Edcamp:  Voice and Choice in Professional Learning 

We often speak about providing students with voice and choice in their learning.  But what about the adults? Edcamp is an “unconference” designed specifically for educators.  A national phenomenon, educators flock to Edcamps seeking an organic, participant driven learning experience.    

On a cold Saturday morning in February, 61 educators gathered in Franklin for the second Edcamp MALeads, sponsored by the MSAA Elementary Committee.  Administrators and teachers from the Berkshires to the Cape (and two from Connecticut) participated.  About half of the participants were participating in an Edcamp for the first time.  

 Following a brief orientation by Chris Dodge, Liz Garden and Brenda Maurao from the Elementary Committee, participants listed topics they were interested in talking about with colleagues.  Organizers grouped dozens of post-its into categories and gradually “the board” took shape into 20 offerings – five topics per session with four  sessions scheduled over the course of the morning.  The face-to-face conversation was supplemented by a Twitter conversation using #EdcampMALeads. In addition, collaborative notes for each session were recorded in Google docs. Click HERE to see the twenty topics and notes from each session.

So what accounts for this phenomenon in which educators willingly give up a precious Saturday morning?   From various research on adult learning compiled by the National Institute of School Leadership, we know that adults seek learning opportunities that are: 

  • Needs-based 
  • Contextualized in real-life circumstances 
  • Self-directed 
  • Based in a rich reservoir of experience 

Given that adult learners are also highly conscious of competing needs on their time, Edcamp must be meeting a need for adult learners. 

However, at the conclusion of Edcamp, Chris Dodge reminded us of John Hattie’s findings on professional learning in his influential 2008 book, Visible Learning: A Synthesis of Over 800 Meta-Analyses Relating to Achievement.  Hattie notes several key points about the impact of professional learning on achievement. Chris highlighted the connections to Edcamp in bold: 

  • Learning opportunities are best for teachers when they occur over an extended period of time. Powerful ideas that form from new practice also result in an  impact on student achievement.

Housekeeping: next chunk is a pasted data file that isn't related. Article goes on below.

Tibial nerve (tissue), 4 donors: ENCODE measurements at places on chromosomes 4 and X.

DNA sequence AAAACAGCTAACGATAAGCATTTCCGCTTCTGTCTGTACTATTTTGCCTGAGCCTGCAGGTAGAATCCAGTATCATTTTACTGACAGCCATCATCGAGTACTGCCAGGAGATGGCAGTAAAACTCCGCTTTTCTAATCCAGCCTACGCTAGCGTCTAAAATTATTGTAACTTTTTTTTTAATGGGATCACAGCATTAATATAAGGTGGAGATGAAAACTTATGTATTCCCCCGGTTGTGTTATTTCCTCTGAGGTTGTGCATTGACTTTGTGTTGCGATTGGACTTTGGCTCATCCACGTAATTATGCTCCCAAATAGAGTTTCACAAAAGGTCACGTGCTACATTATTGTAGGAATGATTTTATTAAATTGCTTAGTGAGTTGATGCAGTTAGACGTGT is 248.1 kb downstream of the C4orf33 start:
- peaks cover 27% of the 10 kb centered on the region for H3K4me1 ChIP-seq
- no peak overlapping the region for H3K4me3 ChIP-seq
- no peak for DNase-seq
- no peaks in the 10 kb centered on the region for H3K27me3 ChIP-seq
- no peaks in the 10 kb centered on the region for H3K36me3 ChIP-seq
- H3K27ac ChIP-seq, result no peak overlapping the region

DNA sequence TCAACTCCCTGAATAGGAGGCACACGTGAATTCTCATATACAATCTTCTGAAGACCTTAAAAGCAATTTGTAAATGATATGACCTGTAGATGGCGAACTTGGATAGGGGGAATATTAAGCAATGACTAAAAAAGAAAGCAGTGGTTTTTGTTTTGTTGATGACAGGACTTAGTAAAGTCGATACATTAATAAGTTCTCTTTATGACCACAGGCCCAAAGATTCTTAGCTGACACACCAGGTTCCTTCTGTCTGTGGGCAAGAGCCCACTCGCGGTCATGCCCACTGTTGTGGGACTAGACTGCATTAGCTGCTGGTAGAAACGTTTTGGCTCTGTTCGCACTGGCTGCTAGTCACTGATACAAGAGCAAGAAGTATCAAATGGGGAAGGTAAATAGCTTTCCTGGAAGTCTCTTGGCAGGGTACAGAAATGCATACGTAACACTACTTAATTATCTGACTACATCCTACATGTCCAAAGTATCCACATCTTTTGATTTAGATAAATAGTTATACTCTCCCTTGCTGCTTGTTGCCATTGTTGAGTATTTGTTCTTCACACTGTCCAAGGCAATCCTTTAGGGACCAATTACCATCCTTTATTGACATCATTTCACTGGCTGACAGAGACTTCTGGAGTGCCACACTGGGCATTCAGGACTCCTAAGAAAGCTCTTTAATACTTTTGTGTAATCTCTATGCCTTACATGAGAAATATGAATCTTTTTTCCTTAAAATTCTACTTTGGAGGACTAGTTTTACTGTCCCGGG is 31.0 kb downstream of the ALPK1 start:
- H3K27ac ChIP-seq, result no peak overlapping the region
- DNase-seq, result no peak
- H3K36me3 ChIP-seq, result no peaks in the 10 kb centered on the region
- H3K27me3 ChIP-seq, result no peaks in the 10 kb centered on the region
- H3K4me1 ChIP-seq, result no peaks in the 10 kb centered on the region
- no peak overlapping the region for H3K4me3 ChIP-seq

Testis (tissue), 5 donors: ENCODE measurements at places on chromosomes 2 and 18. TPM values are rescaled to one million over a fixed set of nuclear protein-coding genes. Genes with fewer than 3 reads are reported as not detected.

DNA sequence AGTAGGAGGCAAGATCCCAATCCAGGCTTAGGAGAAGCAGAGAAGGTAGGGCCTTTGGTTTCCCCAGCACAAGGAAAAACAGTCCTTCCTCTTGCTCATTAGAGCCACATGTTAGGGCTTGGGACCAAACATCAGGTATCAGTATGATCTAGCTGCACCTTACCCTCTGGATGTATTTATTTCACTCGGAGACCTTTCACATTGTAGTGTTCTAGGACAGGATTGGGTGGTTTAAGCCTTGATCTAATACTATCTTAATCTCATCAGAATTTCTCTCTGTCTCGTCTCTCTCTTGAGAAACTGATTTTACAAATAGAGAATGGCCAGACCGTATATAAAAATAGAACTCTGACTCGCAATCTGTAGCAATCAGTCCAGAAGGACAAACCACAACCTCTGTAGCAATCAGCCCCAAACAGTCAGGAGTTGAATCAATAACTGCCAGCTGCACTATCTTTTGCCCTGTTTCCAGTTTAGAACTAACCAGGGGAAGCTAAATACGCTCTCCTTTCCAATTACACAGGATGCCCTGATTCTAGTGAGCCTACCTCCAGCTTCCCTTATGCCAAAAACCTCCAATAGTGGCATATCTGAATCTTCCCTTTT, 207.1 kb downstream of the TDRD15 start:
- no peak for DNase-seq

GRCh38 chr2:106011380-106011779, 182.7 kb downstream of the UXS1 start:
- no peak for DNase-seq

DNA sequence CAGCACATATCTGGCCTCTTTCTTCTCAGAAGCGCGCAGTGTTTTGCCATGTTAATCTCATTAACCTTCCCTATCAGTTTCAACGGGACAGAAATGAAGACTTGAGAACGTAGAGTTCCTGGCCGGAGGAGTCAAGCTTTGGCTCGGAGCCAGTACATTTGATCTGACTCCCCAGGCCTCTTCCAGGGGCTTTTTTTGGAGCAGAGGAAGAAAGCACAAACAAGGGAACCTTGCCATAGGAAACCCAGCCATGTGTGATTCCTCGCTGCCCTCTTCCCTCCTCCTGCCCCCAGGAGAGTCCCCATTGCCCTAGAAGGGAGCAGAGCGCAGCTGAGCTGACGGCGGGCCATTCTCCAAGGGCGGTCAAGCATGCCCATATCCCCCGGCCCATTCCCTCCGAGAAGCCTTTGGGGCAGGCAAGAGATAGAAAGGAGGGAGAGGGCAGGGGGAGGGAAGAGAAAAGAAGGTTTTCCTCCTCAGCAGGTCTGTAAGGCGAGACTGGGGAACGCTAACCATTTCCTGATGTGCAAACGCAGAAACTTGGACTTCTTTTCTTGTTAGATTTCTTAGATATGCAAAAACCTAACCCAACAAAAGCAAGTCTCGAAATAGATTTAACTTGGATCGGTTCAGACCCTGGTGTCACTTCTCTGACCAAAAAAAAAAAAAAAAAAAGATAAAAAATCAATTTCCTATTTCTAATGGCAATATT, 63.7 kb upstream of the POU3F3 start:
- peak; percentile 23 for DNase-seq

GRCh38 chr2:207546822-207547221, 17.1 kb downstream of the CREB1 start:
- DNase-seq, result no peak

• Teachers must be sufficiently engaged during the learning process in order to deepen their knowledge, and extend their skills in ways that improve student outcomes. 
  • Effects on student learning are significantly attributed to professional learning that challenges teachers’ everyday ideas and discourse about learning. 
  • Teachers dialoguing with teachers about teaching is “necessary, but not solely sufficient.”  Teachers must be involved in routine experiences of “challenging problematic beliefs, testing the efficacy of competing ideasand having discussions that are grounded in artifacts that use student  learning.” 
  • Professional learning is effective when the school leadership supports opportunities to learn, provides access to expertise, and offers opportunities to process new information. 

We know that professional learning that leads to meaningful change occurs over time as a part of a coherent plan.   At the same, we need  to provide places for educators to be inspired and to have choice. 

In a piece calling for a more nuanced approach to PLCs, David Jacobson (Kappan March 2010)  suggests: “The challenge for schools is to create an effective balance between bottom-up and top-down teacher teaming, between open-ended and structured process, between instruction-driven and assessment-driven improvements and between discipline and creativity.”  

Edcamp serves a much needed counter-balance to the more directed, top-down learning that has dominated professional learning initiatives in recent years.   At Edcamp, you are encouraged to “vote with your feet.”    Clearly, educators are voting to participate.   Edcamp stands as an example of the power of voice and choice in adult learning. And it was fun! 

We hope to see you at Edcamps MALeads next year! 


Rick Rogers is the  Assistant Director  of the MSAA 

P.S. A special Thank you to our sponsors for their support of Edcamp MALeads  The Edcamp Foundation, MASCD, MassCUEand MTA.  


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